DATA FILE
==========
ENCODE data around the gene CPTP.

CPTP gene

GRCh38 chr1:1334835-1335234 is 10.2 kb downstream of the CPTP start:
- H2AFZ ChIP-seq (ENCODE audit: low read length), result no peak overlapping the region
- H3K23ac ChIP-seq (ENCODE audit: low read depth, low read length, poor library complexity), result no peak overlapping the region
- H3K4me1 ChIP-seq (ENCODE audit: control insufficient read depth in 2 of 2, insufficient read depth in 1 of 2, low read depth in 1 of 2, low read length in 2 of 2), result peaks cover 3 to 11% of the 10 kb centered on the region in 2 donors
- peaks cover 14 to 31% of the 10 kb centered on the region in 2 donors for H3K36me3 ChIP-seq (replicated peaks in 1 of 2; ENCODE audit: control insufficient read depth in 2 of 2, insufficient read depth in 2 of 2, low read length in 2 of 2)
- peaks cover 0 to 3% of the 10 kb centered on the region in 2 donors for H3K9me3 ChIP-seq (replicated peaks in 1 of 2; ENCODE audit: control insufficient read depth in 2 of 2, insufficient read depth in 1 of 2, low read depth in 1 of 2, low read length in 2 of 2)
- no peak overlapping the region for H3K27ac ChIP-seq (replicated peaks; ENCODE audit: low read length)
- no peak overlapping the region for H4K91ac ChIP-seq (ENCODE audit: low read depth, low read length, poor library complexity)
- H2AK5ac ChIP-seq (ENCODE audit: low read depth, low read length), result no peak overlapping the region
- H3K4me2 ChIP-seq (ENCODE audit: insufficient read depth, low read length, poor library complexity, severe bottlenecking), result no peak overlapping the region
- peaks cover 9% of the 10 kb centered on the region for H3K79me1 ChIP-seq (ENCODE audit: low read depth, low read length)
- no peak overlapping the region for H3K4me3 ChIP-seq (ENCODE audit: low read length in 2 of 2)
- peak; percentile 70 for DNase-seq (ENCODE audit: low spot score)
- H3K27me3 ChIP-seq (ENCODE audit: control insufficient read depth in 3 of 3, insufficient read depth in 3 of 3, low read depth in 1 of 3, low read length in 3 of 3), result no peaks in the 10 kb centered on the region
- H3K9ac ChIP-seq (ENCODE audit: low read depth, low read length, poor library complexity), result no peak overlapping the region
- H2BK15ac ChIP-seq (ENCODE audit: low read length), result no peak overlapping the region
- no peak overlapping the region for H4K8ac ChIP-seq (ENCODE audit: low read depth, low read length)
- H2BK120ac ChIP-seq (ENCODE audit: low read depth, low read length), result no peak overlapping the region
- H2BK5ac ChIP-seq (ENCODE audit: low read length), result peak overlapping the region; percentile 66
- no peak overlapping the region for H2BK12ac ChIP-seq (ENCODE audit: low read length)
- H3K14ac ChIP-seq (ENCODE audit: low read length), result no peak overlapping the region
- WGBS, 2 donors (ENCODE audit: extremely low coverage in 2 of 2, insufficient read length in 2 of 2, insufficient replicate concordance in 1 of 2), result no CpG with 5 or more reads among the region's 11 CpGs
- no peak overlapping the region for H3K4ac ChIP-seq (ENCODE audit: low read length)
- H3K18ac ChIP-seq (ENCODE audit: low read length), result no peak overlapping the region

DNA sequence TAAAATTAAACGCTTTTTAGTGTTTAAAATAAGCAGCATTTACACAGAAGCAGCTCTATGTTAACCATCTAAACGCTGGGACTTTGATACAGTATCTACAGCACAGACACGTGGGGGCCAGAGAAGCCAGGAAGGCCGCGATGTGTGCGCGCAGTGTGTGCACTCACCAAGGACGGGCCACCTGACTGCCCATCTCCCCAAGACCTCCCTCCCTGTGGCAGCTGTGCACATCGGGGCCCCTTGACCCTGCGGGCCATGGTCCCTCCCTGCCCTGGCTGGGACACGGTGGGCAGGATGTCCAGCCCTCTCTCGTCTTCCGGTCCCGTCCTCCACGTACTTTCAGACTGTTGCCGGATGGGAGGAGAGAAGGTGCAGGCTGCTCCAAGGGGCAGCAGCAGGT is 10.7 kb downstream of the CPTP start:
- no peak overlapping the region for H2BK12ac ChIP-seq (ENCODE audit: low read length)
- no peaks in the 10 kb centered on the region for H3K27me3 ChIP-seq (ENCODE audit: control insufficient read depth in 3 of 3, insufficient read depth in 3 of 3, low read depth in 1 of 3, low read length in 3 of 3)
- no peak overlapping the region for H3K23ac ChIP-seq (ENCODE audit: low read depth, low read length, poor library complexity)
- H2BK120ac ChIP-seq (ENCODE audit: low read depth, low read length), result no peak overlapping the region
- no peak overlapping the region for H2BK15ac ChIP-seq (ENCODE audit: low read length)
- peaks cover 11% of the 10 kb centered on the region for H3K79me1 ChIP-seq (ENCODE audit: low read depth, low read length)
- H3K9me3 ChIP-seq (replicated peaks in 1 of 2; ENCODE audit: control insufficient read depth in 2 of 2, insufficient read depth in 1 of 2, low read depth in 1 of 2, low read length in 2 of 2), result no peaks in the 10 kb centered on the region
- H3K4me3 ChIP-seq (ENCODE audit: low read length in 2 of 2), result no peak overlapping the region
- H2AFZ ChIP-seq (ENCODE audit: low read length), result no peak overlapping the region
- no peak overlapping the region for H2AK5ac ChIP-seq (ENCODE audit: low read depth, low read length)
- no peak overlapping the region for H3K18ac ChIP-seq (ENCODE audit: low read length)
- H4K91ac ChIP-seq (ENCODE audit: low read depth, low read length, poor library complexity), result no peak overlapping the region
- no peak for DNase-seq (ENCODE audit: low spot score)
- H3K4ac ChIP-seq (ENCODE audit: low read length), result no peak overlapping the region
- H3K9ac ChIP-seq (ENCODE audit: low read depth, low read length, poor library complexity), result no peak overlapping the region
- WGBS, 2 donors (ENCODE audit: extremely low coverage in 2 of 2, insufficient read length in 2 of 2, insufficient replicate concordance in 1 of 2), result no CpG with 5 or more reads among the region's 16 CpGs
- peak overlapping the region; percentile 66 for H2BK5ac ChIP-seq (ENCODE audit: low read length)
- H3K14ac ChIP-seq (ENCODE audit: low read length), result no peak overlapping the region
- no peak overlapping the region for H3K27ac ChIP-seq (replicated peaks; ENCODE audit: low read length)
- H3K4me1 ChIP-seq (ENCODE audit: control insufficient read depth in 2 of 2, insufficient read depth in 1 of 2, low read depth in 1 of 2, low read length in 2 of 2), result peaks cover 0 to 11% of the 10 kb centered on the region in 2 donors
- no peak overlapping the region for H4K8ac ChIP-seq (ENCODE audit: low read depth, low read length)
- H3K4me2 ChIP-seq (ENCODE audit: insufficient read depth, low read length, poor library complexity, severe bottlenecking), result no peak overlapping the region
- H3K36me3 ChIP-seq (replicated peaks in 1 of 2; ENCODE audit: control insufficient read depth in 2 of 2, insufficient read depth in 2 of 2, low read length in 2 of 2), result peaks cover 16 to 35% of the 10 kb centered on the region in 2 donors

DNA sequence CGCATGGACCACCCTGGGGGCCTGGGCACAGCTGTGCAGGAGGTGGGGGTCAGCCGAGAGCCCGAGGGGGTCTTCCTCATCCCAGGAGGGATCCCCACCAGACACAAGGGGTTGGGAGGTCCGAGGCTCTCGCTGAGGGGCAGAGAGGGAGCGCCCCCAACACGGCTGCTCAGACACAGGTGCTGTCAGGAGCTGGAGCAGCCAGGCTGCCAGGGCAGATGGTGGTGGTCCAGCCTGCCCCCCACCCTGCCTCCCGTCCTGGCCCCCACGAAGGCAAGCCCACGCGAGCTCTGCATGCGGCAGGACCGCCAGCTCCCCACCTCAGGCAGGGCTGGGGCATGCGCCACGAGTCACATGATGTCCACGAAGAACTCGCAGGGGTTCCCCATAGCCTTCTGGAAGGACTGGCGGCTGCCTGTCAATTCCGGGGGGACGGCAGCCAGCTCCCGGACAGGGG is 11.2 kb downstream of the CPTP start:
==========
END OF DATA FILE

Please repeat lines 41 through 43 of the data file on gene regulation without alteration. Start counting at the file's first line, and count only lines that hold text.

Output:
- H3K4ac ChIP-seq (ENCODE audit: low read length), result no peak overlapping the region
- H3K9ac ChIP-seq (ENCODE audit: low read depth, low read length, poor library complexity), result no peak overlapping the region
- WGBS, 2 donors (ENCODE audit: extremely low coverage in 2 of 2, insufficient read length in 2 of 2, insufficient replicate concordance in 1 of 2), result no CpG with 5 or more reads among the region's 16 CpGs